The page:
Somewhat new to BP. But even newer to posting on BP. I had asked for advice in another forum and someone's answer prompted a new question.
I am about to close on my first duplex next month. I run all of my major financial decisions by my accountant before making any moves. With this duplex, I told my accountant that I was paying cash and right away he advised me to create an LLC. I asked him about the differences in financing when I deed a property to myself versus an LLC. Some of the things I mentioned to him were higher rates, shorter terms and higher premiums for insurance because I was under the impression that deeding a house to an LLC would turn my entire venture into a commercial venture. After I told him that I plan to finance multiple other properties in the future, he retracted his advice to create the LLC and said that if I'm financing other properties in the future, to just deed them to myself and forget about the LLC. I searched numerous forums about which business entity to create. However, I didn't really find any that mentioned any of my concerns specifically (rates, terms, insurance). Does anyone have any thoughts about my concerns? Are my concerns valid? Or does creating an LLC somehow offset the higher rates and insurance premiums? And if so, how exactly? Thank you all for reading.
An LLC is for asset protection. Done properly, its way of isolating assets so a lawsuit involving one asset (hopefully) doesn't affect others.
But, conventional loans (i.e., low rate, 30 year fixed rate loans) are available only to individuals, not entities. So, if you want a conventional loan, the property has to be in your name. It is possible to get loans for a property owned by an LLC. These are commercial loans. You might get 15 year fixed, maybe 20. You may be able to get a longer amortization period, but will have either ARMs or a balloon. You will also probably have to give a personal guarantee, so you're still on the hook for the loan.
You should discuss asset protection with an attorney. Its a complex topic and depends on your risk tolerance and your assets. An umbrella liability policy should be part of that discussion.
The main point of the LLC is to protect your personal assets (and other properties assuming they are in their own LLC's) from liability based on what happens on a given property.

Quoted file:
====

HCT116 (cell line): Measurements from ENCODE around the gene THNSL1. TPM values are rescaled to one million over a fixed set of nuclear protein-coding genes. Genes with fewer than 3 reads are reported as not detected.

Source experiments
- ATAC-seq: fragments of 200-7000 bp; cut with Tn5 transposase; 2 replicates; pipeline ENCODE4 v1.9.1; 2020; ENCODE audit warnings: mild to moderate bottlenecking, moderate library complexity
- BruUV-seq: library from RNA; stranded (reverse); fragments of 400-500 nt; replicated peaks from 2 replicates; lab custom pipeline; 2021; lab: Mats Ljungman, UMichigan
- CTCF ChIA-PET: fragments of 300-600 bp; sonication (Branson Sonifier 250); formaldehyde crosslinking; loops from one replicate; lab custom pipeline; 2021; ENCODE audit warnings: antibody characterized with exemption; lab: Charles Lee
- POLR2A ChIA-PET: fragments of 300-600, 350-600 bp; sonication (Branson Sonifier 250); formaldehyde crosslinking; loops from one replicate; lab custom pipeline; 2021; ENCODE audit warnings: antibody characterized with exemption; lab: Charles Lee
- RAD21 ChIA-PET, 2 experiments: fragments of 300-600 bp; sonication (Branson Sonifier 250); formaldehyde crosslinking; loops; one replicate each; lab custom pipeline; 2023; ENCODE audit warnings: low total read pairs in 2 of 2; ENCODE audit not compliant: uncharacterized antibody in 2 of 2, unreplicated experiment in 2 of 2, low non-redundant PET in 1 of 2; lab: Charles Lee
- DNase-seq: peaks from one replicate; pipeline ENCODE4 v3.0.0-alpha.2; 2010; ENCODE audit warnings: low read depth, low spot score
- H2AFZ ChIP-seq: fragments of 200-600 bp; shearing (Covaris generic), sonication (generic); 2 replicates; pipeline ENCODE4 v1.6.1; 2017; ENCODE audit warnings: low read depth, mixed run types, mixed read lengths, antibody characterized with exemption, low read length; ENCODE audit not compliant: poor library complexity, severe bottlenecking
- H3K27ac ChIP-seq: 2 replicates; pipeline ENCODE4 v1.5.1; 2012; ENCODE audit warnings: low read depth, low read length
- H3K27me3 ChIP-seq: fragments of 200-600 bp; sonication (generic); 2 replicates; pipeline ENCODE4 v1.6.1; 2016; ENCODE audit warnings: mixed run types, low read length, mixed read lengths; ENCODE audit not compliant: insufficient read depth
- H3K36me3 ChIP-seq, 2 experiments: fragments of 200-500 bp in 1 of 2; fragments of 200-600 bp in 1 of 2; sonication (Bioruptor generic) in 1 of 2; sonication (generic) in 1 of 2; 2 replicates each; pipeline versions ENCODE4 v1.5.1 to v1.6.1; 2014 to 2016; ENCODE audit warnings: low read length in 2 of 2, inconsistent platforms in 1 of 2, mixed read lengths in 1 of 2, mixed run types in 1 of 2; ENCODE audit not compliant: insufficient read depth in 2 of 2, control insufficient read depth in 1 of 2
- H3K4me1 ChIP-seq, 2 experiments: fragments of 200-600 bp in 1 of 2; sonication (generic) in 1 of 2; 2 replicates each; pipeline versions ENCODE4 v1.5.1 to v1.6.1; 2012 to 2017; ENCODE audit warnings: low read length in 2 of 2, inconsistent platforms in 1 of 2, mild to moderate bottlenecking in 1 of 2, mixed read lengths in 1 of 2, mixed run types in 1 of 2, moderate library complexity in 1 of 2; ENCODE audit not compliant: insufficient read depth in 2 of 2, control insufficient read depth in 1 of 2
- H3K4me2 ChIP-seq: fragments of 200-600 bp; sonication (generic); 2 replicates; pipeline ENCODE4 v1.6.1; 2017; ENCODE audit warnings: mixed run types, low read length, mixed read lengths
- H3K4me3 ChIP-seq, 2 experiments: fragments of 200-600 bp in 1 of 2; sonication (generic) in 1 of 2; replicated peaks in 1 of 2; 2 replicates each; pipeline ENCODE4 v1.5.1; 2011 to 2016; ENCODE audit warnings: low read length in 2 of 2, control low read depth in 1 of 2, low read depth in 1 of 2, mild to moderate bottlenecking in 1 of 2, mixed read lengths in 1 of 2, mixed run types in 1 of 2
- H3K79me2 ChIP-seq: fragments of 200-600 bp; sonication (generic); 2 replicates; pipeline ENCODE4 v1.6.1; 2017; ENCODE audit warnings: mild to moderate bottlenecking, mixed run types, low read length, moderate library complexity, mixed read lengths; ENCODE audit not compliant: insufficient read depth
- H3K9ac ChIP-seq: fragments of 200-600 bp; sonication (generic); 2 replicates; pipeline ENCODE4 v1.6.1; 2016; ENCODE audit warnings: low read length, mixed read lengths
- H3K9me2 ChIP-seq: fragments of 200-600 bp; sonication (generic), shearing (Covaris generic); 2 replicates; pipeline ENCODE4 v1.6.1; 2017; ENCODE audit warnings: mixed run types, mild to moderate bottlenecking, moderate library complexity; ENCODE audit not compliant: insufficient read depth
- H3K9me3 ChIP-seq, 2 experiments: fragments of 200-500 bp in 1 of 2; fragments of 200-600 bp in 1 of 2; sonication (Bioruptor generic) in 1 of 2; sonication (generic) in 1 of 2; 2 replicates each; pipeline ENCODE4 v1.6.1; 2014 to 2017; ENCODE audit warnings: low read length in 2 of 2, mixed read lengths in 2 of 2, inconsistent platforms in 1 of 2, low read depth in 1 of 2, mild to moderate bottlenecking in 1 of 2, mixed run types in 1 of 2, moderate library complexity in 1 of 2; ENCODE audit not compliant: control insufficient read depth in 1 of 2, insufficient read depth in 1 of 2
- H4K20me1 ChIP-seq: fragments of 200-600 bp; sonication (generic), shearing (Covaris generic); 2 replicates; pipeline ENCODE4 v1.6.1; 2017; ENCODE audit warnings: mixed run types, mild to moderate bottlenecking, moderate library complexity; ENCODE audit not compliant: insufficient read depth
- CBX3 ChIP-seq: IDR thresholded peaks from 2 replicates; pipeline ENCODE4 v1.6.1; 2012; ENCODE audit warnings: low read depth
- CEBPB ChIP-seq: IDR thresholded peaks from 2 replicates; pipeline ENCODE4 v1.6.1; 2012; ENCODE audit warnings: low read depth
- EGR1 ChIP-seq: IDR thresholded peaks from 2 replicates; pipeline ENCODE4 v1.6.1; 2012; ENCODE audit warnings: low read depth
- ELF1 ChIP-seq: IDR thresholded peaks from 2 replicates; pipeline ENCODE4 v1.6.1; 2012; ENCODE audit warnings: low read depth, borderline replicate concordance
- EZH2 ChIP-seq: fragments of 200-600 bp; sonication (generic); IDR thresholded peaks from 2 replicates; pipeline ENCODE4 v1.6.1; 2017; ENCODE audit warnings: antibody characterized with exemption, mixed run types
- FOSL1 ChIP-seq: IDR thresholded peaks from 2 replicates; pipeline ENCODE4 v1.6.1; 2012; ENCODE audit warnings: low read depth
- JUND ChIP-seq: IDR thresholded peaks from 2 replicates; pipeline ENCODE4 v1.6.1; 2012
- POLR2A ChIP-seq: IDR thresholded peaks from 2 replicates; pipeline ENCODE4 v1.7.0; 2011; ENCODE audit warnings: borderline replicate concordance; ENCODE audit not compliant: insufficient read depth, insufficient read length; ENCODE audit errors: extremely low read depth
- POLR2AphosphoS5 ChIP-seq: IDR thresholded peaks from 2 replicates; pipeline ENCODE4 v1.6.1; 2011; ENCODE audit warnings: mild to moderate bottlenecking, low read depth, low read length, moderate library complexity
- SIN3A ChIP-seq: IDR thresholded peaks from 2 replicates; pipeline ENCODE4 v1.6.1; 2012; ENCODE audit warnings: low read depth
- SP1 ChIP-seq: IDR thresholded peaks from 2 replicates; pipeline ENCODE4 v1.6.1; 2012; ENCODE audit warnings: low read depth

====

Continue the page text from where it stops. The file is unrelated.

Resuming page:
The drawbacks can be admin related and sometimes cost related. For example, in RI they charge 500/yr just to have an LLC so that's a crappy expense to have :(
Also if you have 10 properties in 10 different LLC's that's 10 quickbooks files, 10 bank accounts, etc. You can put them in one file and use "class tracking" to get around the files but the bank accounts are separate anyways.
What I do on 4 fam and under is do residential financing in my name to get excellent residential terms and then quit claim them to the llc after purchase. "technically" a bank can call your loan for that but i've never, ever seen that nor do I think that's even a remote possibility.
If you go LLC from beginning then you'll get commercial financing where the terms may not be as favorable.
If the properties are similar class wise and equity wise you could make an argument for putting them in 1 llc but from a legal standpoint individual ones are generally considered the "safest".
edit: oops posted at the same time sorry for the dup info
@Account Closed my CPA advised against an LLC as well. I own all my properties in my own name.
Welcome to the Bigger Pockets community.
My CPA recommended using and LLC for all flips/rentals for tax purposed, write offs, and asset protection. You will find many people on here that go both ways.
Does anyone have an opinion to financing a property in my own name for the lower rates, take the chance of the liability for a few years, and once the property is paid off, re-deed it to an LLC for the asset protection over my next 40 years? Has anyone heard of this before and can it be done? I mean, it's my property, why can't I deed it to whoever or whatever I want?
I am beginning to see that the LLC debate is a matter of personal opinion. Some do, some don't. Like John said, it's a matter of your own risk tolerance and assets. Thank you all for your thoughts.
Also consider the value of your holdings. If there is a lot of equity, and worth splitting the holdings into separate LLCs for asset protection, then it may be a very reasonable cost. But if very little equity, small over all value, no significant other assets, then may not be worth the added costs for the LLCs. Don't forget umbrella insurance policy as a supplement to protecting significant assets or just protecting yourself from liability cost.
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